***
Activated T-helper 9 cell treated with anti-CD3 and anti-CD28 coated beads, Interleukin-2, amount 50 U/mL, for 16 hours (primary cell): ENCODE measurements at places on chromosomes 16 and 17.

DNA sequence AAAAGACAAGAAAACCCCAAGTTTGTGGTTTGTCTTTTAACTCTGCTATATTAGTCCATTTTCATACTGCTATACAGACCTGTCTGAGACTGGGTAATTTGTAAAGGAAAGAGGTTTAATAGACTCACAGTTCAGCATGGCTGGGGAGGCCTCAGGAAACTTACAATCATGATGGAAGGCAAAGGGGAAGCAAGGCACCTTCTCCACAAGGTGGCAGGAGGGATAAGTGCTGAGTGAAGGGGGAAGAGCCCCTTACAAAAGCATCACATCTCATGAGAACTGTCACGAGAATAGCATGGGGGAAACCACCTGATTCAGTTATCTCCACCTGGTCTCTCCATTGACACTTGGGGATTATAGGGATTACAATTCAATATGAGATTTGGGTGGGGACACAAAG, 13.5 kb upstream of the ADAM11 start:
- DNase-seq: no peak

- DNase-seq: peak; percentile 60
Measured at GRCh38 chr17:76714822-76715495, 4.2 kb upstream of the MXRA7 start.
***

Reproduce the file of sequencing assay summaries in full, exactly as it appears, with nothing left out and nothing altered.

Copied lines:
Activated T-helper 9 cell treated with anti-CD3 and anti-CD28 coated beads, Interleukin-2, amount 50 U/mL, for 16 hours (primary cell): ENCODE measurements at places on chromosomes 16 and 17.

DNA sequence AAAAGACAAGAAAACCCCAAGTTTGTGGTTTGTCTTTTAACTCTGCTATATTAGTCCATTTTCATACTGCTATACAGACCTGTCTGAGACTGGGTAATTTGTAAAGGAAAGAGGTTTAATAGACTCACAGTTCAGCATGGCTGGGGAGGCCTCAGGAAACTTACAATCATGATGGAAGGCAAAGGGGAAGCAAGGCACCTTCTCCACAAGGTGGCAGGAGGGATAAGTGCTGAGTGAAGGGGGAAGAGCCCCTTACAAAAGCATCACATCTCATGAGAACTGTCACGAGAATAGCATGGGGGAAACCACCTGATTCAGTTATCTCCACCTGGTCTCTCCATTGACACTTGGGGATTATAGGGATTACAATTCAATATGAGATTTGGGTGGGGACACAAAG, 13.5 kb upstream of the ADAM11 start:
- DNase-seq: no peak

- DNase-seq: peak; percentile 60
Measured at GRCh38 chr17:76714822-76715495, 4.2 kb upstream of the MXRA7 start.